I was always under the impression it was good to socialize your bird to as many different people as possible so you wouldn’t rear an unfriendly or “one person” bird. I never knew you could over socialize your pet parrot – even to the point of the bird preferring to be with a stranger over you! This has happened with my rose breasted cockatoo that is a bit over three years old, her name is Bondi. Naturally, cockatoos are very social birds so that didn’t help in the process but only made it easier to socialize her with other people. Since I work largely in “show settings” where there are many people involved, I have the opportunity to expose her to a variety of different people in different environments all the time. Not to mention, when I first got Bondi I had her for maybe a month or two before handing her over to my parents to raise for about 3-4 months because I couldn’t obtain the proper permits for her to join me on my travels. In their home she met the neighbors frequently and learned her first few phrases and words, as well as many tricks (my mom taught her how to talk and how to retrieve, play basketball and so on) she was greatly exposed to the cleaning lady, the weekly house party guests and their children. It was a ton of socialization I assumed would be good for her – and it was – to a certain extent.
In the show, Bondi flew not only to me on cue but to the sound booth to tech guys running the show, to fellow dancers on and off stage and to other handlers and animal trainers. Cast and crew could easily handle her back stage and it was great because I wasn’t forced to be the one who always had to be on stage with her, there could be substitutes for me. However, Bondi quickly learned that new people were associated with rewards and eventually just being on them was her reward. Most new people would “oo” and “awe” at her and she loves it. Once I taught her how to “rock out” is when I realized I over-socialized her. After teaching that trick, everyone who was anyone was handling her and cueing her to rock out. People love when she does it and it gets the most reaction of anything. When she rocks out, she is happy and excited as I paired it with those feelings. Well, now those feelings and that trick is paired with strangers and showing off for their reactions. So now, Bondi would rather land or follow a complete stranger for the excitement factor than do so with me. I can flash a food reward all day at her but she’d rather hear the “oo’s” and “awes”. So, what did I do about my over socialized bird besides worry someone would get the chance to take her home if I didn’t pay super close attention to her every step?! I found that by calling her, she wouldn’t come, but if I took out my touch training stick – she was on me like flies on… well, you know! It really caught me by surprise that she wouldn’t come for a sunflower seed, yet she would come to touch the end of a stick FOR a sun flower seed… it made me realize just how powerful training is (especially trick training) and how exciting and fun it is for birds. They feel a great sense of empowerment and self worth when they figure something out and even better showing off to you that they know their stuff! So now I use only the target stick and I make sure to keep her very focused on me and the trick at hand when someone else enters the room – which is why it is so important to not over train! I keep the sessions short and fun and once Bondi is in “training mode” there’s nothing else in her focus.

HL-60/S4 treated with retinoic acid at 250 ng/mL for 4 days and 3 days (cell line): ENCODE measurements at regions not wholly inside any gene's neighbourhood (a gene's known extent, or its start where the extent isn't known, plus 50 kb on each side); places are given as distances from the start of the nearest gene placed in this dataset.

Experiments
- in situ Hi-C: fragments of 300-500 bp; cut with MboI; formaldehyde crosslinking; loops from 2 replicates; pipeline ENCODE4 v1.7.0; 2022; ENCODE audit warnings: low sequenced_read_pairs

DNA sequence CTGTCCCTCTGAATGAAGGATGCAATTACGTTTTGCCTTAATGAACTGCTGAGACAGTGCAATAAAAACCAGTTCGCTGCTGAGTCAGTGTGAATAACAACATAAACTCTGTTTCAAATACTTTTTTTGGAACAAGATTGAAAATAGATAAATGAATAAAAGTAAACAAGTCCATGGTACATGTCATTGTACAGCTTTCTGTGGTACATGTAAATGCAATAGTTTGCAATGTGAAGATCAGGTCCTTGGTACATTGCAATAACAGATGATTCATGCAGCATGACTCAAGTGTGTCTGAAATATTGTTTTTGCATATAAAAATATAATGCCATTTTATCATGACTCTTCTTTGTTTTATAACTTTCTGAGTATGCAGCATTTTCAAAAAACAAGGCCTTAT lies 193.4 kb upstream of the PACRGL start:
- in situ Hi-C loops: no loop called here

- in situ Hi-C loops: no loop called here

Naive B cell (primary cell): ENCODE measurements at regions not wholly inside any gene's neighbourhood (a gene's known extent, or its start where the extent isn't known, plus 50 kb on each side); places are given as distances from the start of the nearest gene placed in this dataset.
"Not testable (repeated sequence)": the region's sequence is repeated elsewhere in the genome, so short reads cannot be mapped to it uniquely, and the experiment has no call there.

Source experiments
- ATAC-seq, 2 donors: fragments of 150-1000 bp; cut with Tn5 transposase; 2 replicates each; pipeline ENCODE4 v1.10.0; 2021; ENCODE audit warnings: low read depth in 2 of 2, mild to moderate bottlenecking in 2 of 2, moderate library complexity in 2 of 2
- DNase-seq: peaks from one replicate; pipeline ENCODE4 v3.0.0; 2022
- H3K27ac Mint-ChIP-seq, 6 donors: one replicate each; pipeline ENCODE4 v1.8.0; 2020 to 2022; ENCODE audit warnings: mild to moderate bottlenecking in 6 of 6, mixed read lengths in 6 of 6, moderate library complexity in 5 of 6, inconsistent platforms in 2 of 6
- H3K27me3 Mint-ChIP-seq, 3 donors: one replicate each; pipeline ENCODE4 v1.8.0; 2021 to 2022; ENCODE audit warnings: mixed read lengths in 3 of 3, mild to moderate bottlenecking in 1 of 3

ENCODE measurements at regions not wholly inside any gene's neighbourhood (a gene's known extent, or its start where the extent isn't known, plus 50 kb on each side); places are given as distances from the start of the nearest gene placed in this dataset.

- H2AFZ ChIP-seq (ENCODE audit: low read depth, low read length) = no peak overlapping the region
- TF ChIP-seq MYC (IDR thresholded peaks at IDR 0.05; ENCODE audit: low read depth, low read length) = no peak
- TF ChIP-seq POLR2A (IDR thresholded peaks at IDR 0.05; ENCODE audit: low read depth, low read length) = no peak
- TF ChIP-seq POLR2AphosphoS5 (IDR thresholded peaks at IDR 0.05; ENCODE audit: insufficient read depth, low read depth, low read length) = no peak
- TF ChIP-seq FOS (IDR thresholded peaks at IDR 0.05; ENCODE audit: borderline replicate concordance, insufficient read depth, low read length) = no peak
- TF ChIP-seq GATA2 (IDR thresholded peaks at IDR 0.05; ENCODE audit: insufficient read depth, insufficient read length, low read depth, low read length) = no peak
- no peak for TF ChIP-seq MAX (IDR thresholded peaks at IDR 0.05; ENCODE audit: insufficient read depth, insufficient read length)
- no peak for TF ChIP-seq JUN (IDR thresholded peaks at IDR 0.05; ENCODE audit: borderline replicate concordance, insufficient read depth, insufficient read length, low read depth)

Photo by Dave Location: Lacey, WA At the park: Congo African Grey "Cressi"
I think all birds have a “training mode” they go into once they understand training. For some of my birds it’s when they see the clicker, for others it’s when they see me strap on my treat bag while others need to see the touch training stick. Whatever it is to get your bird into “training mode” where he is 100% focused on the task at hand – is the answer to offering something better than whatever else it is that he wants instead at the time. A bird in training mode changes everything.
Article by Jamieleigh Womach. She has been working with parrots and toucans since the age of 17. She isn’t homeless but is home less than she prefers to be. She travels the world with her husband, daughter, and a flockful of parrots whom she shares the stage with.